Women and children deemed most vulnerable in Colombian armed conflict
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Women and children deemed most vulnerable in Colombian armed conflict

A report released by the United Nations Population Fund (UNFPA) has found that women and children are the most vulnerable groups in international armed conflict.

During the past five years, some 59.5 million people have either been displaced or forced to seek refugee status as a result of armed conflict, a total which has not been reported since the Second World War, El Espectador reports.

“The humanitarian crisis has had a disproportionate effect on children, adolescents and women, placing them at a disadvantage which limits the time they take to recover and survive. They are placed at greater risk of abuse, sexual exploitations, violence, unwanted pregnancies, early pregnancies where the infant is delivered by a non-qualified individual, abortion and sexually transmitted diseases such as HIV and aids, due to the lack of access to health services and adequate protection,” the report outlines.

Displaced populations

Syria has over half of the world’s current displaced population, close to 7,600,000 people. Colombia follows in second place, with around 6,044,200 people, the majority of whom are from indigenous populations.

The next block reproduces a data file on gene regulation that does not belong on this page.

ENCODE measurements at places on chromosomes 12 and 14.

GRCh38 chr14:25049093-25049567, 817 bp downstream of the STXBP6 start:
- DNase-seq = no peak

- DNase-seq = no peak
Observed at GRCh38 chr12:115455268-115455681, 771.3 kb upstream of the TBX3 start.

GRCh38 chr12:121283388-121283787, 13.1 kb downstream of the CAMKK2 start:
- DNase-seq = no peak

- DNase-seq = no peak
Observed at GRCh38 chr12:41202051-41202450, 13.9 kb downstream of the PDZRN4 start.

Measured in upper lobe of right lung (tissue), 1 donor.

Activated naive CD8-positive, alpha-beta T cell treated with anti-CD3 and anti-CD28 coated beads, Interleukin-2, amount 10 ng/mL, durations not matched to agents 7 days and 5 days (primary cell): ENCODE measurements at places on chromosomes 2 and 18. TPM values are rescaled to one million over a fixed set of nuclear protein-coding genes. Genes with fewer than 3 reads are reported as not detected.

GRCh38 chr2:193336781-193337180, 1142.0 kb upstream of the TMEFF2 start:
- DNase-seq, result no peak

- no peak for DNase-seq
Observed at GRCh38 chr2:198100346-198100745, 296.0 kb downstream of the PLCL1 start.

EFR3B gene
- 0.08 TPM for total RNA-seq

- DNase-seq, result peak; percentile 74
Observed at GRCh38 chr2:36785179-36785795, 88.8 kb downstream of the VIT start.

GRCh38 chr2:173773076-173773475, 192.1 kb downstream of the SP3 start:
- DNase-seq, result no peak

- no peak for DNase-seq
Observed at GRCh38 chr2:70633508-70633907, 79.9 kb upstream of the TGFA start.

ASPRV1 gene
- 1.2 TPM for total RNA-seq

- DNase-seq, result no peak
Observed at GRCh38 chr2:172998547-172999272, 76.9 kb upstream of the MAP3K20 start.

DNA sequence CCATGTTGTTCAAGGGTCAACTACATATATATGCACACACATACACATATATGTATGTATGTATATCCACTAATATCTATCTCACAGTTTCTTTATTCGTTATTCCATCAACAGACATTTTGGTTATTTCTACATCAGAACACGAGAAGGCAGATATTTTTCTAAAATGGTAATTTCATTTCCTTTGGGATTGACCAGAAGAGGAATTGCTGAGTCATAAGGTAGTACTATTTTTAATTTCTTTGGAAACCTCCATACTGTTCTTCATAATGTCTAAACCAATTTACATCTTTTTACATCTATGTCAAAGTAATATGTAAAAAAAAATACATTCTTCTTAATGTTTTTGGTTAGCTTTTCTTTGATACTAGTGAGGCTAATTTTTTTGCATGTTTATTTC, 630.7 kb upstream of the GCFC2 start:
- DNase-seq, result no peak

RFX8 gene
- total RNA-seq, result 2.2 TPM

“Colombia remains the sight of the most serious ongoing humanitarian crisis in Latin America, which has affected the lives of millions of people, in particular women, children and adolescents,” the report “Shelter from the Storm” outlined.

Guerrilla groups, paramilitary members, the armed forces and drug traffickers are just some of the groups directly linked to pregnancies in adolescent girls, according to Noticias RCN.

The report concludes that on average there are 55.25 deaths per 100,0000 newborn infants.

Some 406 municipalities in Colombia have reported the presence of armed conflict, that’s some 36.10 percent of the country’s municipalities, home to around 53.7 percent of Colombia’s total population.

“Some 55.4 percent of children aged between 10 to 14-years-old and 54.5 percent of adolescents aged 15 to 19-years-old live in regions affected by conflict,” the report concludes.

Colombia’s armed group the FARC remain in talks with President Juan Manuel Santos, with hopes that a peace agreement will be reached by March next year.

See also:

Violence against women continues to rise across Latin America

Colombia’s FARC face ban from participating in politics